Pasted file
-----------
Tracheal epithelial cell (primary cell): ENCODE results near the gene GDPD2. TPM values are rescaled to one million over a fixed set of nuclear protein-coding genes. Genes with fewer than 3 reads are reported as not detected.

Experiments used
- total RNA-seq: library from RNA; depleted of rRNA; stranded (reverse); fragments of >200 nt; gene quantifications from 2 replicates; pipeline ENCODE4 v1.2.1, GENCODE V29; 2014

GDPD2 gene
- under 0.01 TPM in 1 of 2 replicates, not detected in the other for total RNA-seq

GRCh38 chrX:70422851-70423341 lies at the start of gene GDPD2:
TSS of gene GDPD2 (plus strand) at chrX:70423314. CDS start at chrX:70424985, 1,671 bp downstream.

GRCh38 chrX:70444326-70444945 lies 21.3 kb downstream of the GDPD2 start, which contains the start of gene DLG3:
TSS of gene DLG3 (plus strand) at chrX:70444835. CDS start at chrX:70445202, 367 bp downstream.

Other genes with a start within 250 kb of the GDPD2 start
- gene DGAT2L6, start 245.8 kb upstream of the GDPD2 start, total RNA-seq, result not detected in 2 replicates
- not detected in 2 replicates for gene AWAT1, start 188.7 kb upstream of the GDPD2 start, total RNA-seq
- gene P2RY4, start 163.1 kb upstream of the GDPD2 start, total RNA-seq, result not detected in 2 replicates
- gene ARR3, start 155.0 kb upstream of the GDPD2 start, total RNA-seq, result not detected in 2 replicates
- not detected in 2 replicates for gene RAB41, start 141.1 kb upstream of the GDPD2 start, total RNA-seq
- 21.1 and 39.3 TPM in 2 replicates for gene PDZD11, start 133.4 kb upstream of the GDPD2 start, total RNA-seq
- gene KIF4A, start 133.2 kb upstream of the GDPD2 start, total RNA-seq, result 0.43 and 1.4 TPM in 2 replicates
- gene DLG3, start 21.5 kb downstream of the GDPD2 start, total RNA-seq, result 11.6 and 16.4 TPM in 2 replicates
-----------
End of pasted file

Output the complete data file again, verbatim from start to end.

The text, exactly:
Tracheal epithelial cell (primary cell): ENCODE results near the gene GDPD2. TPM values are rescaled to one million over a fixed set of nuclear protein-coding genes. Genes with fewer than 3 reads are reported as not detected.

Experiments used
- total RNA-seq: library from RNA; depleted of rRNA; stranded (reverse); fragments of >200 nt; gene quantifications from 2 replicates; pipeline ENCODE4 v1.2.1, GENCODE V29; 2014

GDPD2 gene
- under 0.01 TPM in 1 of 2 replicates, not detected in the other for total RNA-seq

GRCh38 chrX:70422851-70423341 lies at the start of gene GDPD2:
TSS of gene GDPD2 (plus strand) at chrX:70423314. CDS start at chrX:70424985, 1,671 bp downstream.

GRCh38 chrX:70444326-70444945 lies 21.3 kb downstream of the GDPD2 start, which contains the start of gene DLG3:
TSS of gene DLG3 (plus strand) at chrX:70444835. CDS start at chrX:70445202, 367 bp downstream.

Other genes with a start within 250 kb of the GDPD2 start
- gene DGAT2L6, start 245.8 kb upstream of the GDPD2 start, total RNA-seq, result not detected in 2 replicates
- not detected in 2 replicates for gene AWAT1, start 188.7 kb upstream of the GDPD2 start, total RNA-seq
- gene P2RY4, start 163.1 kb upstream of the GDPD2 start, total RNA-seq, result not detected in 2 replicates
- gene ARR3, start 155.0 kb upstream of the GDPD2 start, total RNA-seq, result not detected in 2 replicates
- not detected in 2 replicates for gene RAB41, start 141.1 kb upstream of the GDPD2 start, total RNA-seq
- 21.1 and 39.3 TPM in 2 replicates for gene PDZD11, start 133.4 kb upstream of the GDPD2 start, total RNA-seq
- gene KIF4A, start 133.2 kb upstream of the GDPD2 start, total RNA-seq, result 0.43 and 1.4 TPM in 2 replicates
- gene DLG3, start 21.5 kb downstream of the GDPD2 start, total RNA-seq, result 11.6 and 16.4 TPM in 2 replicates